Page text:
I have lived the majority of my life in the Burnsville community of Anson County. As a result, I have been able to witness first-hand the best and worst my community has to offer.
In my community, I have seen men and women lose their way to drugs, alcohol and gambling. I find myself deeply troubled by the degradation of human potential, the negative impact on the community and the harmful effects on families that those temporary escapes from reality have. However, there is a light that continues to shine from inside the darkness. It is the Burnsville Recreation and Learning Center.
The BRLC has been a unifying force in the community for two decades now, with a determination that has been heaven sent. The organization has helped the community and the less fortunate in many ways. In 2011, their food drives served 14,676 meals. They offer courses to adults and senior citizens in basic computer skills, which is vital in today’s world. The BRLC created an after-school program that helps students, from elementary all the way to high school, get a firm grasp on their studies.
Throughout my high school years, I was able to become a tutor for that program, which was really rewarding. I attended the after-school program for many years and it gave me a work ethic that helped me achieve my degree at UNC.
During the summer, the BRLC held its summer food program, which gave me the opportunity to meet other people my age, have two healthy meals a day and take part in academic and cultural activities. We had the opportunity to enjoy much in the way of physical activity. For more than 10 years, I participated in the summer food program and I recall intense basketball games that would last long after the building was set to close. The director, Carol Smith, would always remind us to shut the gate and be safe. Now it seems the BRLC can no longer operate in the capacity it would like to anymore.
The economic downturn has trickled down to my small town and affected the once thriving BRLC. Now, the after-school program can only take full payment from after-school customers, when it used to serve people at a reduced price or for free. This year alone, there was only one child who was able to attend. In all my years there, I have never seen such a thing happen. I am reaching out through this letter to help the center. The people there are like family to me. I would like to see the children return to the summer programs because it is so needed in this community. The BRLC provided care and help to children on the national free and reduced lunch program and children that are at risk. For so many years, Mrs. Smith and the volunteer board has given to Anson, Union, Stanly, Richmond and other counties with little or no pay. Now our duty is to give back and help this community center so that the volunteers can continue to help students and low-income families. At one time, I was that student which drew from the light (BRLC) in my community.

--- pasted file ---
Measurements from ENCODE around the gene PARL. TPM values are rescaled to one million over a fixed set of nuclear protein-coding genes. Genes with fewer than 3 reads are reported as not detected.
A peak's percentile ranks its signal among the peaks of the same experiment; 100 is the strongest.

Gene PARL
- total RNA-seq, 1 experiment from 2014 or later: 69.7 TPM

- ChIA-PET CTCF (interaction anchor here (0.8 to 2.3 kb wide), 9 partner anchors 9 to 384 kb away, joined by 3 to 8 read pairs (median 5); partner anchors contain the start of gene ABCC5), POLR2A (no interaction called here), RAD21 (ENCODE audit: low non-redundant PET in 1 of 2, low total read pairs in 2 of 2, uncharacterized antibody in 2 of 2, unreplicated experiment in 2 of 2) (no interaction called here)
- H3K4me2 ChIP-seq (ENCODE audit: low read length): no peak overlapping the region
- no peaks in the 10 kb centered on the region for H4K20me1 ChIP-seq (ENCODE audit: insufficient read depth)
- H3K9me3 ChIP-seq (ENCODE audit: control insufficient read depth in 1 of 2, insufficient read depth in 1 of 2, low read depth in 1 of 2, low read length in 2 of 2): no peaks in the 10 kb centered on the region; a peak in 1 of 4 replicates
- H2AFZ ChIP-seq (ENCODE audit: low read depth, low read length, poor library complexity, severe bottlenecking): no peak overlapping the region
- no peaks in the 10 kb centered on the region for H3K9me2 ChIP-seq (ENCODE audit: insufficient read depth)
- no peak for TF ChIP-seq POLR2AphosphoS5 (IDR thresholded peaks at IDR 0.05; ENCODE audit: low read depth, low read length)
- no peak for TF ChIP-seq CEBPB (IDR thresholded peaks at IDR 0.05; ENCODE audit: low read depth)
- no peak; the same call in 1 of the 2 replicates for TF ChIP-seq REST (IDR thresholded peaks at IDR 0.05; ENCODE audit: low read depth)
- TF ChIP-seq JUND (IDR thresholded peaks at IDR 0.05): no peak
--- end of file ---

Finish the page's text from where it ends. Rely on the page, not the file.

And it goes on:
The world has a habit of focusing heavily on the biggest issues at the moment. I am from a little town, with two stores, and one place where children and adults can get help learning. We are not the biggest news of the day but we do exist and we, like everyone, need help from time to time. I am asking that you donate financially what you can for a place that has become more than a place but an idea manifested. The idea that unity is stronger than chaos, that knowledge is stronger than ignorance, and that love for one another is the strongest power that we have. Will you please make a one-time special donation?
The center is located at 13349 Hwy. 742 N.; Polkton, NC 28135. Mail responses to Victor Medley Project; 1961 Wightman Church Road; Polkton, NC 28135.